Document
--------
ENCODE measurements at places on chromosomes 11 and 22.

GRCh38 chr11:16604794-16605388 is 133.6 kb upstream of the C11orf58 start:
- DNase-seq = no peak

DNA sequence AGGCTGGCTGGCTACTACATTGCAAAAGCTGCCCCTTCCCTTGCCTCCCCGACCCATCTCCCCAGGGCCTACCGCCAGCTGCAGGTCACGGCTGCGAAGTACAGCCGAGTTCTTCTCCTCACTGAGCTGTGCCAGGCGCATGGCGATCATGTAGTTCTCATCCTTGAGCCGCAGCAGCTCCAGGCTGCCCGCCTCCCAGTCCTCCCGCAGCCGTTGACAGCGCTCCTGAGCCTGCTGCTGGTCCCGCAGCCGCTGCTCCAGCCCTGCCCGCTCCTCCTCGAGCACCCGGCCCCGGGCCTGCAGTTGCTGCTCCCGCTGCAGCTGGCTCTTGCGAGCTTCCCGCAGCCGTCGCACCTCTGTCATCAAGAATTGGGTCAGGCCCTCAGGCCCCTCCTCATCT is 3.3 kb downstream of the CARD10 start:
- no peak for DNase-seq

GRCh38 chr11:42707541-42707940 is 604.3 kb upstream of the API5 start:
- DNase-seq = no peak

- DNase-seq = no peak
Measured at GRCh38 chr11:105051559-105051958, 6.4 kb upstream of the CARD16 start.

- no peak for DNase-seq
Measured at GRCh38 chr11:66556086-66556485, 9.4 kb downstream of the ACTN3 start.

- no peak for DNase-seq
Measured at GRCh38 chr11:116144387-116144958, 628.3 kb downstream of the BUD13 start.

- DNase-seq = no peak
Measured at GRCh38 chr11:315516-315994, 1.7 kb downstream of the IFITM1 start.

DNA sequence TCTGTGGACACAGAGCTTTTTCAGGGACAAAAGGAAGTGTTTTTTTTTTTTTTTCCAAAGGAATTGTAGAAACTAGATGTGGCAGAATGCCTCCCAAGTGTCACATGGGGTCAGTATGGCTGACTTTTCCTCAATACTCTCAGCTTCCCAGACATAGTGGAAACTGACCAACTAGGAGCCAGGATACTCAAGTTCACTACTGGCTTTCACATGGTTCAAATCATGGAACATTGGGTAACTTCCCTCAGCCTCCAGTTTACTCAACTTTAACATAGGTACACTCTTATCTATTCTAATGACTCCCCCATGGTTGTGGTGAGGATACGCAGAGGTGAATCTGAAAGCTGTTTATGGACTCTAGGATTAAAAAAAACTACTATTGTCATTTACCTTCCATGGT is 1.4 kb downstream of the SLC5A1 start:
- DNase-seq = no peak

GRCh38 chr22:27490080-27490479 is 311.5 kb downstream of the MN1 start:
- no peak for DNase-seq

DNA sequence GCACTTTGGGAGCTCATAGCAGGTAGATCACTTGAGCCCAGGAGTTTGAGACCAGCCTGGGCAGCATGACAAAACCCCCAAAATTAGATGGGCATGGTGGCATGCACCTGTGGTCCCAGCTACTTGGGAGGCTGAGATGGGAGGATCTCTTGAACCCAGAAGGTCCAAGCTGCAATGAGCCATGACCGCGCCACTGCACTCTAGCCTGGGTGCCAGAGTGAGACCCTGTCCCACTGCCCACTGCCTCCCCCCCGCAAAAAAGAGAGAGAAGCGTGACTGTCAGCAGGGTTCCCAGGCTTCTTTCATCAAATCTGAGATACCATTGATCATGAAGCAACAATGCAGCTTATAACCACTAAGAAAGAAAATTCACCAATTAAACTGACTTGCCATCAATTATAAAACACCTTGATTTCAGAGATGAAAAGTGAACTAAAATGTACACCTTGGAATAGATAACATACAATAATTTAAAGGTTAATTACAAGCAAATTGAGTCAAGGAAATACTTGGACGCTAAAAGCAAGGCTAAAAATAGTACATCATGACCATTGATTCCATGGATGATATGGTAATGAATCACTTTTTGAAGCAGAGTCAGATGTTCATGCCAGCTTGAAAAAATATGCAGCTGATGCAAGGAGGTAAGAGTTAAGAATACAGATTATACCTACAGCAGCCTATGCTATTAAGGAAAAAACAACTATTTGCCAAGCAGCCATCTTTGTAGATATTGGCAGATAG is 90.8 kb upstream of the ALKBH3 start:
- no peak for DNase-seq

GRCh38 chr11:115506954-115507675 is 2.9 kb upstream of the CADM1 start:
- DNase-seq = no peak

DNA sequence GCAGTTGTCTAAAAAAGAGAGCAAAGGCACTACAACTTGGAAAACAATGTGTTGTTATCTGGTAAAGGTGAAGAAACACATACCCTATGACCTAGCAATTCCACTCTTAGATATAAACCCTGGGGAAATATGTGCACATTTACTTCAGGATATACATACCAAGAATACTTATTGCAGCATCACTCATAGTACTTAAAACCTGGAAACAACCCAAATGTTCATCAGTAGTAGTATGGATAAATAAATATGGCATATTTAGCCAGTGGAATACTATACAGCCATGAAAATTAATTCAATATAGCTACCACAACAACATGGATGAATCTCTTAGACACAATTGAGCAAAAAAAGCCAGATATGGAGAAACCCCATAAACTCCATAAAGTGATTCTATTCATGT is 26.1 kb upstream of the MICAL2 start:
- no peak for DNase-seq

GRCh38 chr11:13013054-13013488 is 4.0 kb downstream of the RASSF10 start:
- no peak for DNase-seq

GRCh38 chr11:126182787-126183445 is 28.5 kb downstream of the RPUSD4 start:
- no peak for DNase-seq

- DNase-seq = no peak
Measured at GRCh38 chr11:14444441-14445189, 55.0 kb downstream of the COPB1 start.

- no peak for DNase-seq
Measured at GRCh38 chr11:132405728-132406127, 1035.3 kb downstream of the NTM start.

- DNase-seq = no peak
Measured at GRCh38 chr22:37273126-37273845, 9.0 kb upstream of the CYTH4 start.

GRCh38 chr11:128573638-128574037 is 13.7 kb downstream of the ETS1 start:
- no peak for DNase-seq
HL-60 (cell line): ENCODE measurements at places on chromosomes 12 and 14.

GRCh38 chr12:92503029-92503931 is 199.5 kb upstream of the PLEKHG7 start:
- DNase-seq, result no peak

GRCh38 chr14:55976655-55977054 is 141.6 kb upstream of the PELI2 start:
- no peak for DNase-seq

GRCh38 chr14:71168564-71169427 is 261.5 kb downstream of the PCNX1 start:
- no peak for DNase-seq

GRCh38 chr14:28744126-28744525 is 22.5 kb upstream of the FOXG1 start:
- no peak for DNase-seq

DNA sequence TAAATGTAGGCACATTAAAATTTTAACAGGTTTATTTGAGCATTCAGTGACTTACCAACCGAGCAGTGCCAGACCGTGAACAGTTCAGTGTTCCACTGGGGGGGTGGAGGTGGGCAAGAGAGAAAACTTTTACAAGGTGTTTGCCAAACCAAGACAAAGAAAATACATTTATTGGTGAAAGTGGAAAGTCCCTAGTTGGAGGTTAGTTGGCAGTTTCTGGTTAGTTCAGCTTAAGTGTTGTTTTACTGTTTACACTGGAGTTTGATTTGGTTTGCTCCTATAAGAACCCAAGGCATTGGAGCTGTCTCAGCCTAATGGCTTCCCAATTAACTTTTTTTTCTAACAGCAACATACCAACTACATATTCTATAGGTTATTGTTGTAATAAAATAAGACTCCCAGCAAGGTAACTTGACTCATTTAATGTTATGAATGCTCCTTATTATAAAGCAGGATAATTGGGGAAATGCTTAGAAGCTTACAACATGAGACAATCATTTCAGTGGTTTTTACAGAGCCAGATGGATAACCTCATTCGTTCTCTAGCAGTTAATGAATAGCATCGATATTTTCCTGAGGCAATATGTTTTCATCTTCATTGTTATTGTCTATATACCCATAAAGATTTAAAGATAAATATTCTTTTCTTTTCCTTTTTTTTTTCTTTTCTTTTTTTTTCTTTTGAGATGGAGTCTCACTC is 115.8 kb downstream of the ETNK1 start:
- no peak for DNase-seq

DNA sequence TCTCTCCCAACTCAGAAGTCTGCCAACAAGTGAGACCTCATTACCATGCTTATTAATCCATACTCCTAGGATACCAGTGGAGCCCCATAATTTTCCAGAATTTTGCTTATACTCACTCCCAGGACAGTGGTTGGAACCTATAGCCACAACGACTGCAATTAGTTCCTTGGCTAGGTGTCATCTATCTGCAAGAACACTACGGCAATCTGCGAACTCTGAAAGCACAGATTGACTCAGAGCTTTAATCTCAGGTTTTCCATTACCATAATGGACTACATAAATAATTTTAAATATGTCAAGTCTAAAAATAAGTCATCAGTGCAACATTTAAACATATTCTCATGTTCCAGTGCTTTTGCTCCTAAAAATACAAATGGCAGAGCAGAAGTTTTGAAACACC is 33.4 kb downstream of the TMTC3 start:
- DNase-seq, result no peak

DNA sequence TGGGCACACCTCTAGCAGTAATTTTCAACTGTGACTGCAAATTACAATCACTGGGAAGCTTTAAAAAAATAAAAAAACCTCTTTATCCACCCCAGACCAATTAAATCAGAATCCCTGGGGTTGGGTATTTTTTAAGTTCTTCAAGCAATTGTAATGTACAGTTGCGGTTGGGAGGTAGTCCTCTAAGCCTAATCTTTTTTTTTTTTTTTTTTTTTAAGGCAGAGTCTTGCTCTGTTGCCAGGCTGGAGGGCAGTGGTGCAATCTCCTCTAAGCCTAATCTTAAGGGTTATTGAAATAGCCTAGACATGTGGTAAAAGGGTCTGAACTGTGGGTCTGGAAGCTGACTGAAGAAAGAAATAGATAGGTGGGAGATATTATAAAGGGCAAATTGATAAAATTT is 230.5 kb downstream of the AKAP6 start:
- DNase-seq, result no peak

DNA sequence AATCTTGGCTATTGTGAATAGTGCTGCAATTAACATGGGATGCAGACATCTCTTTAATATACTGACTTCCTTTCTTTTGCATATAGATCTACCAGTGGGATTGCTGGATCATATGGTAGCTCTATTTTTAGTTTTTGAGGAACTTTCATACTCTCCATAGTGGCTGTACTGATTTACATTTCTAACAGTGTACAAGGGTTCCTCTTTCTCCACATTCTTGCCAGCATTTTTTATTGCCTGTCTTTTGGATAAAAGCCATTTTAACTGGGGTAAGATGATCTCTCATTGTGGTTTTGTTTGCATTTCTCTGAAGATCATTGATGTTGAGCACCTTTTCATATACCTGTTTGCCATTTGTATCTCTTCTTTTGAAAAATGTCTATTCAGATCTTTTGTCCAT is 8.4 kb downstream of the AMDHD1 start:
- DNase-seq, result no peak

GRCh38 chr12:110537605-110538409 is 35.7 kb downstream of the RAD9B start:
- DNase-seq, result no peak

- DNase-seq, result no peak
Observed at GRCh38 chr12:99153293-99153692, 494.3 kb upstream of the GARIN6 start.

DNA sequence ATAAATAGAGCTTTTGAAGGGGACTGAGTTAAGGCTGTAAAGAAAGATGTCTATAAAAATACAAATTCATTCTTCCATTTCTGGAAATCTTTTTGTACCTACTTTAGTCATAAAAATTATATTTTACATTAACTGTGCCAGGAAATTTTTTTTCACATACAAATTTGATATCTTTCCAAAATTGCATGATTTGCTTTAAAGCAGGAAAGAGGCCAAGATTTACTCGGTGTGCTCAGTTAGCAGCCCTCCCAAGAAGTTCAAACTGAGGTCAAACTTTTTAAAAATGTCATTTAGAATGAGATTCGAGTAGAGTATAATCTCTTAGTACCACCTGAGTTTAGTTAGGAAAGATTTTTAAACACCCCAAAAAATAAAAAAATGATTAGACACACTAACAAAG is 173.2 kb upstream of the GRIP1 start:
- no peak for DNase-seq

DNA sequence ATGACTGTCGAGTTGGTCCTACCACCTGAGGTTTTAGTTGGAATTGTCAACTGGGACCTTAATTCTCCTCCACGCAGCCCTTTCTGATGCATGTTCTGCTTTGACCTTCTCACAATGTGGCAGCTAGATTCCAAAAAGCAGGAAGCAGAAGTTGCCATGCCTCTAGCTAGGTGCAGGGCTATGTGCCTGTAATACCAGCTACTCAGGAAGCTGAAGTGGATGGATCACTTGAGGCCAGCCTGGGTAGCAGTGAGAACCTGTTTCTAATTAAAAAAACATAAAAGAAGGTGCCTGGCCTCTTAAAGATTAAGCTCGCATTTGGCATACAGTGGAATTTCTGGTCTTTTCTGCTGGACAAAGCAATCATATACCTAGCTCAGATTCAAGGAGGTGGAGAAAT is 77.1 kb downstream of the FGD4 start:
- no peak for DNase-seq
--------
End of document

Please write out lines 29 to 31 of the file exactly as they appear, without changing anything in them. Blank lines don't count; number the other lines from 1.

- no peak for DNase-seq

- DNase-seq = no peak
Measured at GRCh38 chr11:14444441-14445189, 55.0 kb downstream of the COPB1 start.